Patients are rarely told about the importance of oxygen purity when using an oxygen concentrator or a portable oxygen analyzer. Although most oxygen concentrators, handheld oxygen analyzer, and tanks are monitored and tested to ensure that they meet purity standards, malfunctioning devices do occasionally make it to the delivery truck. Given the demand for Handi+ O2 and other oxygen analyzer medical, it is advantageous to have an idea of the purity of your oxygen therapy device yourself, or you know how to acquire an assessment using this information.
Both your therapy and your overall health are dependent on the quality of your oxygen delivery. An oxygen concentrator is used at each place to maintain a certain level of purity. But what exactly does oxygen purity involve and imply? However, even these vital medical gadgets such as Oxygen concentrators are subjected to eventual wear and tear and a final fail with time. When it comes to oxygen concentrators, the purity of the oxygen that comes out is crucial, and it should work within a specified range.
Oxygen is a colourless, odourless, and flavourless gas that makes up around 20% of the air that we breathe. If you have COPD or other lung/respiratory disorders, you will almost certainly need extra oxygen. Your doctor may have emphasised oxygen purity when considering your ideal settings and concentrations. The purity of the concentrated oxygen available to the patient is referred to as “purity.” Nevertheless, advances in technology have enabled patients to monitor and evaluate their blood-oxygen levels at any point!
Oxygen Purity Analyzers are in high demand because they are essential in the monitoring and control of Oxygen Generation Plants and Ventilators. In these applications, oxygen concentrations are monitored in the 90–100% volume range. Many gadgets based on various measuring techniques are available commercially. Electrochemical Technology, Zirconia Technology, and Paramagnetic Technology are the most common. There are a few technical and commercial considerations that everyone should consider before making a procurement decision.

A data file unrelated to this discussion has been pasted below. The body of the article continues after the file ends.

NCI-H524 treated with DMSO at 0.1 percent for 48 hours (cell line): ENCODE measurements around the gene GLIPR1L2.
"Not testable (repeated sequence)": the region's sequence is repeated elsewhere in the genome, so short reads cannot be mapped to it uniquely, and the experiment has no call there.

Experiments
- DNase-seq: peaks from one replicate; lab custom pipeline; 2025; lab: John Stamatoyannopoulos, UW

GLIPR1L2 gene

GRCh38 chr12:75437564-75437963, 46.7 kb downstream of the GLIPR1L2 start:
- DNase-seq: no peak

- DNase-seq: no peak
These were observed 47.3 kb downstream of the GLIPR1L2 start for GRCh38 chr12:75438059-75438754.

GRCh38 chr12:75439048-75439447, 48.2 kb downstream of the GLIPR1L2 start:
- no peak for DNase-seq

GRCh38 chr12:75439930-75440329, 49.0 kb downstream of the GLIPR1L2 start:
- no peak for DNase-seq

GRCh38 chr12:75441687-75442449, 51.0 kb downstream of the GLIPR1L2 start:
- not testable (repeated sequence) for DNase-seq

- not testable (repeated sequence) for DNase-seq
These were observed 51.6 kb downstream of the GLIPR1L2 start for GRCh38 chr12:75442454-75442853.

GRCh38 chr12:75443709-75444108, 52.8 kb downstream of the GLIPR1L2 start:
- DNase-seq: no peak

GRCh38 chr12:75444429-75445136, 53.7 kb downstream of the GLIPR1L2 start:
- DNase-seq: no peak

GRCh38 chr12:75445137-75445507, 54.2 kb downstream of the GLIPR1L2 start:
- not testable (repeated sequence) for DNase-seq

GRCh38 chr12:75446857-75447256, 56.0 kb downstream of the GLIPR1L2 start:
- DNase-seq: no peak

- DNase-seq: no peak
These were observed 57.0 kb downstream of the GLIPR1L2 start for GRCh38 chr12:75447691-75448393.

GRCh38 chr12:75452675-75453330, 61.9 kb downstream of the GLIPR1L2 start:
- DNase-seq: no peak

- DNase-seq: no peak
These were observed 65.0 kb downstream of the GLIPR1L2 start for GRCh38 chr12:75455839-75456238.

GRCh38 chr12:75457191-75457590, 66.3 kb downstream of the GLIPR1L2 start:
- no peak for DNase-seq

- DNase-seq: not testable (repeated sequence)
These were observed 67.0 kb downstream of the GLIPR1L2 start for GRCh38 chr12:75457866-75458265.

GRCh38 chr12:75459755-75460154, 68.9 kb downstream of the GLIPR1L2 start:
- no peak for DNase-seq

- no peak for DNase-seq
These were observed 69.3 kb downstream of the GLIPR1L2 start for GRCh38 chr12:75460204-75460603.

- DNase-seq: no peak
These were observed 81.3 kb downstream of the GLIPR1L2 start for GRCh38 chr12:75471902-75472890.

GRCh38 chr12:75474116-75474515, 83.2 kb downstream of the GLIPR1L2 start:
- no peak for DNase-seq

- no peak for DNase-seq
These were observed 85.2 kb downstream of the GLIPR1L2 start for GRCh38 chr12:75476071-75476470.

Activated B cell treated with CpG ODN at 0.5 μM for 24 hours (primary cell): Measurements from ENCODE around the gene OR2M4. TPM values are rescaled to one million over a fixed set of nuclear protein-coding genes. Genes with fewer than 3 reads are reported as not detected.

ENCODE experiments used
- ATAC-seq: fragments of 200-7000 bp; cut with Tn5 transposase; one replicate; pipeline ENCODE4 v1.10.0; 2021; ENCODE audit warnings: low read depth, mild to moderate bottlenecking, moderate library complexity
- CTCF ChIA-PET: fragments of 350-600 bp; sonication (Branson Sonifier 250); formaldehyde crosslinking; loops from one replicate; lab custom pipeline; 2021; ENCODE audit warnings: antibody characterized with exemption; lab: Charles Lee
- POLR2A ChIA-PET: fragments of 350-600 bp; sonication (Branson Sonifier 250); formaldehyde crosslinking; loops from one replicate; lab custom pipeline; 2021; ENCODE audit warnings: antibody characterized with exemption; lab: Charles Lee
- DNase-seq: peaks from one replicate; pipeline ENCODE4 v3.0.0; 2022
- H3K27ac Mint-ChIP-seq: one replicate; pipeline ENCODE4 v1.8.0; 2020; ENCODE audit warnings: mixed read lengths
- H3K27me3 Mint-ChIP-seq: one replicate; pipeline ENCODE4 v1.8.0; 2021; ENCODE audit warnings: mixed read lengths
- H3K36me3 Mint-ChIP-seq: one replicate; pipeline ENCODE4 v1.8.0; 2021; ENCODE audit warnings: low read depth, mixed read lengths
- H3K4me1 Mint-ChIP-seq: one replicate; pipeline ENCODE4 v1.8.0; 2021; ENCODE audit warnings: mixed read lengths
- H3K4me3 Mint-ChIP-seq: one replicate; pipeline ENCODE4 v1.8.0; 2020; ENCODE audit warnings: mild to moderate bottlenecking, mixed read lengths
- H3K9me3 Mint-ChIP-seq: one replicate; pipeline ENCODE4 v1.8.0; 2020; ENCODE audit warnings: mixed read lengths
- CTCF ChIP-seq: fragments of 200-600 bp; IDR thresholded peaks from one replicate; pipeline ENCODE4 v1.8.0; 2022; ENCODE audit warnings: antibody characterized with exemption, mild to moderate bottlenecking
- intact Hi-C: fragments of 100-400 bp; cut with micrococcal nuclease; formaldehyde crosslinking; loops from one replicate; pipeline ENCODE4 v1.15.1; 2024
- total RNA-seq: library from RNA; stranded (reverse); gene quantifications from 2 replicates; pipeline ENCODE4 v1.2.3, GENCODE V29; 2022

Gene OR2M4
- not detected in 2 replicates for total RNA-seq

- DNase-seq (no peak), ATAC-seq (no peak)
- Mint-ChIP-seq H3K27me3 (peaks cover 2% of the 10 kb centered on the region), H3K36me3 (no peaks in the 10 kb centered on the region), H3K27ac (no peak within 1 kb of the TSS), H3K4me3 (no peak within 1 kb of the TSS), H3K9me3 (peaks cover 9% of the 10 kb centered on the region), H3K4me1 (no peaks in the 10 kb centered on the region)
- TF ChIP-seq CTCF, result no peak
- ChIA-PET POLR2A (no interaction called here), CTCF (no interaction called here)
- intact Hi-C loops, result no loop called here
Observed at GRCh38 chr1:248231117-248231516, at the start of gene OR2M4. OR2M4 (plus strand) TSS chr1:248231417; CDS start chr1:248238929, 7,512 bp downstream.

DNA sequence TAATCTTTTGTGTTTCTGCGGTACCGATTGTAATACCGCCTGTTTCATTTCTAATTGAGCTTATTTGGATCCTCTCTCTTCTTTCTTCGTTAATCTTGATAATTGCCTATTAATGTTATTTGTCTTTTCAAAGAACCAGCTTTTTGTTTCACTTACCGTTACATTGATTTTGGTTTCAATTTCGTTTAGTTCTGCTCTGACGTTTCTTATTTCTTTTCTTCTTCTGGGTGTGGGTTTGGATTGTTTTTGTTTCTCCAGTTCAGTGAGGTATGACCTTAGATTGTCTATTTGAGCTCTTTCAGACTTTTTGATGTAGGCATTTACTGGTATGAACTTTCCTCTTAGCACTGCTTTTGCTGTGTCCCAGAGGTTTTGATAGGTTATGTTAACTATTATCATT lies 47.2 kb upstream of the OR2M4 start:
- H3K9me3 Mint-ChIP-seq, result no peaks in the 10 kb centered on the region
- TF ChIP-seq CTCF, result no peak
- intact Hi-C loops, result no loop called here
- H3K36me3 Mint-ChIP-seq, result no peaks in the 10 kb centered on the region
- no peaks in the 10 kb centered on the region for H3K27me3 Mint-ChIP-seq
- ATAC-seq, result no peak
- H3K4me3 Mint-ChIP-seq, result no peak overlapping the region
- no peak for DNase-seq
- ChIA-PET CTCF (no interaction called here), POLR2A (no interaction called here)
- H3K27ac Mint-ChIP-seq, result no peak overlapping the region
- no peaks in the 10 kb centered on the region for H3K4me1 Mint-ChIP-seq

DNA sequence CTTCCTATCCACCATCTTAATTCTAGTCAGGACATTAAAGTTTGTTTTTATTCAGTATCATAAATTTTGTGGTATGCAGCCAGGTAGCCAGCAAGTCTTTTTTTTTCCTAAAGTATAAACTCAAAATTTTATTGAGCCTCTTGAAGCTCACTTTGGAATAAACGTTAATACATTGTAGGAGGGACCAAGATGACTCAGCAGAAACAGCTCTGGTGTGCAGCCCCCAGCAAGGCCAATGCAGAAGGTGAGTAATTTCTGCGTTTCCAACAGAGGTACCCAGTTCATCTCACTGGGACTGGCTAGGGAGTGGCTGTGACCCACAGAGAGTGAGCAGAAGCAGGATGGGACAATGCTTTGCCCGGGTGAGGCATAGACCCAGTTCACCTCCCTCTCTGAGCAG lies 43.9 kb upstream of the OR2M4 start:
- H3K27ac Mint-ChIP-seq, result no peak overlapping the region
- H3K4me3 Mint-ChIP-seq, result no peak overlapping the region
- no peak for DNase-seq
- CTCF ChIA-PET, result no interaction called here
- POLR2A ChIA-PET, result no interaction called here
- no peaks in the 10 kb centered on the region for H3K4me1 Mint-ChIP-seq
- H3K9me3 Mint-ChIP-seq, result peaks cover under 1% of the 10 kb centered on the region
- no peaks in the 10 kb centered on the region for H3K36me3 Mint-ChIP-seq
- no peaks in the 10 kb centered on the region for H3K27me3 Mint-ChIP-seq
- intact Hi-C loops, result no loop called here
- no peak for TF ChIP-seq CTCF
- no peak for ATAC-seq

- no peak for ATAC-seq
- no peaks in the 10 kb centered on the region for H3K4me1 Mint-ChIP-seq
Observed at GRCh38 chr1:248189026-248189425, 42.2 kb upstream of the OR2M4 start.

Of the many factors, accuracy, response time, repeatability, drift, cross sensitivity, and life of a sensor must be verified as the essential technical perspectives. Other elements to consider are the influence of temperature and pressure on the sensor, as well as the highest pressure and temperature the sensor can sustain. Electrochemical sensors have a higher rate of variation with time, necessitating more frequent calibration for accurate readings than paramagnetic and Zirconia sensors, which have a lower rate of drift with time.
In comparison to the unlimited shelf life of Zirconia and Paramagnetic sensors, electrochemical sensors have a fairly short shelf life of 3 to 6 months. The life of an electrochemical sensor is 12 to 24 months, whereas a Zirconia sensor can last up to 5 years. Magnetic sensors have a lifespan of more than 7 years. Though electrochemical sensors are adequate for this application, Zirconia and paramagnetic sensors are more precise, with the paramagnetic sensor being the most precise at these oxygen volume measurement ranges. Because the output of a zirconia sensor is inversely proportional to the partial pressure of oxygen, it is more accurate for analysing oxygen in trace quantities.
You should only have your oxygen purity tested if you notice or hear an oxygen purity error or warning message on your machine if you have a new oxygen concentrator and have been cleaning the filters on a regular basis. In the majority of the oxygen concentrators, there is purity alarm systems that will alert you if your oxygen purity levels fall below the standard limit.